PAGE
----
Henri Gérente, 1814-49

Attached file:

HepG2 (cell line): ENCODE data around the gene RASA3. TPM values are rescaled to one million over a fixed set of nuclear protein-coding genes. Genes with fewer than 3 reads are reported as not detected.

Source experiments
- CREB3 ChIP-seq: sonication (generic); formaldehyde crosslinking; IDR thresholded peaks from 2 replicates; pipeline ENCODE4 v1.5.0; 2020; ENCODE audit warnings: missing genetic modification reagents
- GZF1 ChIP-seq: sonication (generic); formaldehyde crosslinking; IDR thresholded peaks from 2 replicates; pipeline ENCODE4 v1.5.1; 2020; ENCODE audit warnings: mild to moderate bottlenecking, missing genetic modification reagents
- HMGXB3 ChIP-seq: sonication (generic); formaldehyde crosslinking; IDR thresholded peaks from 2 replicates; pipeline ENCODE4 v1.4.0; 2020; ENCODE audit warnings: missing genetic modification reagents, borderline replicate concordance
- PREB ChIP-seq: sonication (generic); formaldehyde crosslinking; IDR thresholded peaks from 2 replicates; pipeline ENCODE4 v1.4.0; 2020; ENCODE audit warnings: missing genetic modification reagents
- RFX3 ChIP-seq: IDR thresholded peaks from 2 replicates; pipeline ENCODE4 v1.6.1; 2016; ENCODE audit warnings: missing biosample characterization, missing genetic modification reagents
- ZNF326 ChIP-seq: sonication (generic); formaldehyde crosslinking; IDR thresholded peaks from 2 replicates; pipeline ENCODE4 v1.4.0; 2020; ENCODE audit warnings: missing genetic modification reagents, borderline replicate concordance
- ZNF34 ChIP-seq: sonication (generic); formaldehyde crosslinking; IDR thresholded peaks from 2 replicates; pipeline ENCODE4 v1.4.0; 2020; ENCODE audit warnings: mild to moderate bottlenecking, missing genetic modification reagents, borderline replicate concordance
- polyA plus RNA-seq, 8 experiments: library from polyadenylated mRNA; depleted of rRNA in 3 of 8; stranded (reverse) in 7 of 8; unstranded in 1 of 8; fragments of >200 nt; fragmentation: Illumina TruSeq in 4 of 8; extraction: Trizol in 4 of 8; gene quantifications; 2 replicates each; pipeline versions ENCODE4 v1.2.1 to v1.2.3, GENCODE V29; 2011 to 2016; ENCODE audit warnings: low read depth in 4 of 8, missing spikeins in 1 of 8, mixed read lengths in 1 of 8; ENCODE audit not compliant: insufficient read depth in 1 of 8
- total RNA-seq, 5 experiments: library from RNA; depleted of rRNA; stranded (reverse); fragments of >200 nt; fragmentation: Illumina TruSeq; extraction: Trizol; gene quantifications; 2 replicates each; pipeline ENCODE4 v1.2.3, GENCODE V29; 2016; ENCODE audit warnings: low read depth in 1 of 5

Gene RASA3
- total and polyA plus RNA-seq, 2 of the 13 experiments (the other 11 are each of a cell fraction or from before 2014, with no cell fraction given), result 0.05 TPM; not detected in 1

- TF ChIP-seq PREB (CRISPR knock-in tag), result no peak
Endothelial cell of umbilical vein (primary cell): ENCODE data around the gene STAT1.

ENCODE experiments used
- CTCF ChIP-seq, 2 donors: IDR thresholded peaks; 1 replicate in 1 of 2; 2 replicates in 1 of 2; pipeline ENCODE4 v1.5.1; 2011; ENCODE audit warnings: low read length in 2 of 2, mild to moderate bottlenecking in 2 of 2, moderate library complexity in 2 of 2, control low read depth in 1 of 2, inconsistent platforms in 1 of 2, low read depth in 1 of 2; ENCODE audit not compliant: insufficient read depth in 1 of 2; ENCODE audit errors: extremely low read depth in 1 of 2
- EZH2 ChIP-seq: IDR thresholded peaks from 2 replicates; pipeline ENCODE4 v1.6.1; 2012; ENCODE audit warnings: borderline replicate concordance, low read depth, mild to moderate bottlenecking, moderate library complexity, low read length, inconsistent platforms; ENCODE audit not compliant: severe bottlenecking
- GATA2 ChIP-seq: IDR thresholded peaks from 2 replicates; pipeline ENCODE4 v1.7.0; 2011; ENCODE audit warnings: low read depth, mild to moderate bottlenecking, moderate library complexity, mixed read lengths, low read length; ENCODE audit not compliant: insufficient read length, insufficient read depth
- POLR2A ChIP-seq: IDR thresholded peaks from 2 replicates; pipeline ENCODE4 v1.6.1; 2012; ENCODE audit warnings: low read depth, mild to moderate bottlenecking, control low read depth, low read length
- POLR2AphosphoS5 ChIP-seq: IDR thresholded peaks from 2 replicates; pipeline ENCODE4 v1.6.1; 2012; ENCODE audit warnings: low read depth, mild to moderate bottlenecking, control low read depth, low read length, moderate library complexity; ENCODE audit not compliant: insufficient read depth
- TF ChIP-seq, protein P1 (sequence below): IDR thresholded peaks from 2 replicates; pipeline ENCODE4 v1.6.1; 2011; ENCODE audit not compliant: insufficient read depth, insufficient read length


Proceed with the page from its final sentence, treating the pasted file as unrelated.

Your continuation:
Undoubtedly the most distinguished craftsman that Scott used at Ely was Henri Gérente of Paris, who between 1848 and 1849 filled four large Norman windows on the south side of the south transept with excellent stained glass based on thirteenth-century models. Sadly his contact with Scott was all too brief. He had set up his own workshop in 1846 having become a glass painter for the last eight years of his life. He escaped from Paris after facing a firing squad during the 1848 revolution, worked on the Ely windows, and when he heard that his father was dying of cholera, returned to Paris in 1849. He then, according to Scott, hurried back to England, convinced that if he stayed in Paris, he too would die of cholera. However, he did return to Paris again, immediately caught the disease and died. He was succeeded by his younger brother, Alfred Gérente (1821-68), who, Scott says, had been ‘educated as a sculptor – who – has fallen with considerable success his elder brothers grove [sic]’. Alfred continued the work at Ely, with three windows in the south aisle of the nave, two of which he displayed at the Great Exhibition of 1851 and were awarded a Prize Medal. He also carried out other work on Scott’s buildings, particularly the west window of St Mary’s, Stafford, in 1855.